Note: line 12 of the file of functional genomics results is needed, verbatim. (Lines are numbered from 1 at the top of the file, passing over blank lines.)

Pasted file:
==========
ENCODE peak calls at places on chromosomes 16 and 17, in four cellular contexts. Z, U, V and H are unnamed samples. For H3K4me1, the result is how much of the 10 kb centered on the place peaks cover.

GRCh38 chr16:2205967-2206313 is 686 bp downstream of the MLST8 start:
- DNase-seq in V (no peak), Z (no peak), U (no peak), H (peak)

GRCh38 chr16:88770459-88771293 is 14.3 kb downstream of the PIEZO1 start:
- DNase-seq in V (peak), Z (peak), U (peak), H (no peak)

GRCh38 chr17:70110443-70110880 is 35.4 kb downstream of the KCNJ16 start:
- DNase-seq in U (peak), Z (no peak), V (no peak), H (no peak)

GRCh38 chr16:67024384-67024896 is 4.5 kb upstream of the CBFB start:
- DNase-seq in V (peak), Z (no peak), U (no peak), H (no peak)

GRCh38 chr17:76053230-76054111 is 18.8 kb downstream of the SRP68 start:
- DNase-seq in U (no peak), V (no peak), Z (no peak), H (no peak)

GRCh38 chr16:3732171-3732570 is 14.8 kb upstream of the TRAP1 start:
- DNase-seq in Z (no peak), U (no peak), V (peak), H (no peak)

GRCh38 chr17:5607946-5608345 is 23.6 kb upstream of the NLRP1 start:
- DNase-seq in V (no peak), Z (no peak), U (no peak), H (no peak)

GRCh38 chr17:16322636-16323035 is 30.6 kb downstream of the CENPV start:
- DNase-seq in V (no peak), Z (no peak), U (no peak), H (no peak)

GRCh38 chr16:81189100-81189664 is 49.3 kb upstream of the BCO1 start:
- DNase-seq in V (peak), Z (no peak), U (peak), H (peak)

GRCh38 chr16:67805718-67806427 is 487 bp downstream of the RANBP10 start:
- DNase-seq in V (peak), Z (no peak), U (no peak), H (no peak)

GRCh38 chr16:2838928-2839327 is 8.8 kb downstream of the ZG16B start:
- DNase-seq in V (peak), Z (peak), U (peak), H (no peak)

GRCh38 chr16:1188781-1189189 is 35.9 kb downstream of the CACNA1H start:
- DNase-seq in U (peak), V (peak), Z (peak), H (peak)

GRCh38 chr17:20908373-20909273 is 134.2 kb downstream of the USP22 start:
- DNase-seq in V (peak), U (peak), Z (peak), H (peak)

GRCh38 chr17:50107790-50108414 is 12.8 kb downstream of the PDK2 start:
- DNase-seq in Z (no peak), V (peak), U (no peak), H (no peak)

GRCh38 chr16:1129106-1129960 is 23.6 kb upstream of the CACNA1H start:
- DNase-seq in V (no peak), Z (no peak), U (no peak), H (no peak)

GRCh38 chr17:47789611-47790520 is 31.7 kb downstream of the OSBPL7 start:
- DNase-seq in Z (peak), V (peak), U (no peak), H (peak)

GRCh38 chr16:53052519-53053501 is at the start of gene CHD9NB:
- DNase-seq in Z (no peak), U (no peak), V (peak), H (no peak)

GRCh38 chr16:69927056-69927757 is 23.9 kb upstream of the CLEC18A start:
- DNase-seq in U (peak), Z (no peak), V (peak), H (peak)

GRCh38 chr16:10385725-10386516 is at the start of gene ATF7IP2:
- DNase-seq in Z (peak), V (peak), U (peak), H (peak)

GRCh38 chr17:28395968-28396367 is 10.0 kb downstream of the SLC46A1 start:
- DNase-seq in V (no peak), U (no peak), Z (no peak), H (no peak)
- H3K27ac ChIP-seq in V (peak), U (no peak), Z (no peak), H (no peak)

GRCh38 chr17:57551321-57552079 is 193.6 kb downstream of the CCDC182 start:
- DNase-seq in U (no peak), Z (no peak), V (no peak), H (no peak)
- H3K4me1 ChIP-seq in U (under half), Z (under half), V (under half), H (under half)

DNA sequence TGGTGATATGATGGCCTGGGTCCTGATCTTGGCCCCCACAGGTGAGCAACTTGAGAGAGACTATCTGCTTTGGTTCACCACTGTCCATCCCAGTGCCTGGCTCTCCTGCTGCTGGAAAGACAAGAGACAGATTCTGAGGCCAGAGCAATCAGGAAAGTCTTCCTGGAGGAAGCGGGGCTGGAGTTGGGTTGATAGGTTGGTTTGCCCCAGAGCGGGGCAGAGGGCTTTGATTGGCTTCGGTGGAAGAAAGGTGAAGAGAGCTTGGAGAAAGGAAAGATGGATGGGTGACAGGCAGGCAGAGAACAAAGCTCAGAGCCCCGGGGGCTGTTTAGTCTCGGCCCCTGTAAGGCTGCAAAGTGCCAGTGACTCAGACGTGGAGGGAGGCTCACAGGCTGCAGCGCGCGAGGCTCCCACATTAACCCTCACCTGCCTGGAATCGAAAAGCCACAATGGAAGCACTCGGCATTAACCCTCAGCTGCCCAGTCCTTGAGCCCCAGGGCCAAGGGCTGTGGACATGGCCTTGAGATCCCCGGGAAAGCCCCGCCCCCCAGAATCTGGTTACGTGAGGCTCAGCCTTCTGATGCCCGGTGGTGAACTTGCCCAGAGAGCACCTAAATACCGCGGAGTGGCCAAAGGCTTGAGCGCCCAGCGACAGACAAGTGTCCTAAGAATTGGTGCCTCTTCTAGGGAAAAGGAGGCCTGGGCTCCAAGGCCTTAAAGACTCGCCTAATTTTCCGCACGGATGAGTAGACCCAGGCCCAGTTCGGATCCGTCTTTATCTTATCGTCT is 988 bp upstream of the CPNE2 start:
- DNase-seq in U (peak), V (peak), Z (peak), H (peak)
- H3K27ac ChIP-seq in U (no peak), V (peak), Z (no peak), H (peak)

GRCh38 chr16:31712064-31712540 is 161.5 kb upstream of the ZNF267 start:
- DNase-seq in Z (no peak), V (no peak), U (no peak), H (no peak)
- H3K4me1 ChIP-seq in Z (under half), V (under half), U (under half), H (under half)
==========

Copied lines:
GRCh38 chr16:3732171-3732570 is 14.8 kb upstream of the TRAP1 start: